Law: Reversing Course
The new Florida Supreme Court
Days after the Chiles justices left the bench, Nationstar asked for a rehearing. The new court granted it — and ultimately undid the ruling. In a 6-1 decision issued in April, the new Supreme Court announced it shouldn’t have accepted the case in the first place, withdrew the January opinion and allowed the 4th DCA’s decision — which sided with Nationstar — to stand.
Miami Beach v. Florida Retail Federation
The case pitted the city of Miami Beach against one of the state’s biggest business lobbying groups. In 2016, the city, led at the time by a Democratic mayor, Philip Levine, planning a run for governor, enacted an ordinance to require businesses operating within its limits to pay a minimum wage of $13.31 — a more than $5 increase over the statewide minimum wage. Miami Beach’s living wage ordinance was in clear defiance of a 2003 law passed by the Legislature, in response to business lobbying, that explicitly prohibited cities and counties from setting their own minimum wages. The Florida Retail Federation, whose members include Publix, Walmart and Walgreens, sued to have the ordinance thrown out.
Lower courts sided with the Retail Federation, but Miami Beach appealed to the Florida Supreme Court. And by a 4-3 vote — with all three of the Chiles justices in the majority — the court agreed to hear the case. That set the stage for a high-stakes ruling about the Florida Legislature’s power to limit local government wage laws.
But in early February — two weeks after DeSantis made the last of his three appointments and one month before the court was to hear oral arguments — the court, by a 5-2 vote, decided not to hear the case. The move effectively upheld the lower appellate court’s ruling, tossing Miami Beach’s living wage and affirming the Legislature’s preemption power.
Orange County v. Singh
This case was another test of the Legislature’s power to pre-empt local governments. It involved a battle between elected officials in Orange County, which includes Orlando and has transformed in recent years from a Republican-leaning swing region to a Democratic stronghold. In 2014, the county commission — controlled at the time by Republicans — put a charter amendment on the ballot making changes to the county’s constitutional offices, which, after the 2012 elections, were all held by Democrats.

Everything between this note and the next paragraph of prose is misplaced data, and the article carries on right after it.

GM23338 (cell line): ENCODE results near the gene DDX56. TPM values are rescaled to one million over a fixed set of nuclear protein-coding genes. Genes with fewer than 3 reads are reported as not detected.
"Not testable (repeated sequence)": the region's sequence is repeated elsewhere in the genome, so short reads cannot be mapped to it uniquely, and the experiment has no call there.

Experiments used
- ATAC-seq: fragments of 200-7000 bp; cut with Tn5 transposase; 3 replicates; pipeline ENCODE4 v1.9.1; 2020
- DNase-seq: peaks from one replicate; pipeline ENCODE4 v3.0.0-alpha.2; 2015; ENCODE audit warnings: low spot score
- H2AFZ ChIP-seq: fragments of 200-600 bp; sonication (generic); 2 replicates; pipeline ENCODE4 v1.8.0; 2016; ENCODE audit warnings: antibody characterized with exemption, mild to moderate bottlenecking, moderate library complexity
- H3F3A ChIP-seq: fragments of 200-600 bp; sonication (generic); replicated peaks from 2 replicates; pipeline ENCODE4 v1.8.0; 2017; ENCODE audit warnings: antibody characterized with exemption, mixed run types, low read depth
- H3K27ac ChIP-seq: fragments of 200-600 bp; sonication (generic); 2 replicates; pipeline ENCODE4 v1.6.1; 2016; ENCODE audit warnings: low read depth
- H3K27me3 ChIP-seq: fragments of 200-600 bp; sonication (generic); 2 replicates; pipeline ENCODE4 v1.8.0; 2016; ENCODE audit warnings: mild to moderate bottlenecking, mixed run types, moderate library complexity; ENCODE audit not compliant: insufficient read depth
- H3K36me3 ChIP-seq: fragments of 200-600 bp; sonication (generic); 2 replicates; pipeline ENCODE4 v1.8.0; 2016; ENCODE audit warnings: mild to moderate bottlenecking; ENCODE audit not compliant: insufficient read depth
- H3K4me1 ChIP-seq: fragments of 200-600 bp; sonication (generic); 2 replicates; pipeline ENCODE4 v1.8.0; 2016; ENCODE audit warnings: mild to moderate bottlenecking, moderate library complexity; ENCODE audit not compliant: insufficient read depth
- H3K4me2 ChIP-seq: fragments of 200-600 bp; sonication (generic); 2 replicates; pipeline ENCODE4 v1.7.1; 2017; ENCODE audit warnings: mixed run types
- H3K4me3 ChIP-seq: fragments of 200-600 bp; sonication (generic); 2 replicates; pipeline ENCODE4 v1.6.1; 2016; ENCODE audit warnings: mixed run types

The proposal imposed term limits, which are usually popular with voters, and made the offices non-partisan. Removing the Democratic and Republican identifiers from the ballot would have helped GOP candidates in a Democratic-leaning county. Voters approved the amendment. But the constitutional officers sued — including Orange County Property Appraiser Rick Singh — arguing that Florida law prohibited counties from making the races non-partisan.
The previous court, led by the Chiles appointees, disagreed, ruling 4-3 that Orange County had the home-rule authority to make the offices non-partisan. But three months later, the new court ruled 6-1 that the Legislature had reserved that power to itself and said that the county’s constitutional offices must continue to run in partisan elections.
The Orange County demonstrated — like judges across the political spectrum often say — that judicial philosophy trumps political result. In this case, justices appointed by a Democratic governor ruled in a way that would have benefited Republicans while justices appointed by Republicans came down on the side that ultimately helped Democrats.
Amendments to the Florida Evidence Code
In 2013 — after years of lobbying by businesses and intense opposition from plaintiffs attorneys — the Florida Legislature adopted stricter standards for expert witnesses. The new rules, known by legal shorthand as the Daubert standard, replaced the longstanding and more lenient Frye standard. The Daubert standard was already in use in many other states and the federal courts, where it often has the effect of helping businesses and other defendants in civil lawsuits to get expert witness testimony excluded from their trials.
The previous iteration of the Florida Supreme Court, which was often regarded as sympathetic to negligence victims and plaintiffs attorneys, refused to implement the standard, however.
In a pair of rulings issued in 2017 and 2018, the court said that the Legislature had infringed upon the court’s rule-making authority by trying to impose the Daubert standard.
In May, the new court reversed those decisions and adopted the more restrictive Daubert standard. In its 5-2 ruling, the court said the constitutional concerns cited in the previous court’s opinions “appear unfounded.”
The opinion was also a clear window into how it thinks about civil litigation. “The Daubert amendments,” the court wrote in a joint opinion, “will create consistency between the state and federal courts with respect to the admissibility of expert testimony and will promote fairness and predictability in the legal system, as well as help lessen forum shopping.”
Read more in Florida Trend's July issue.
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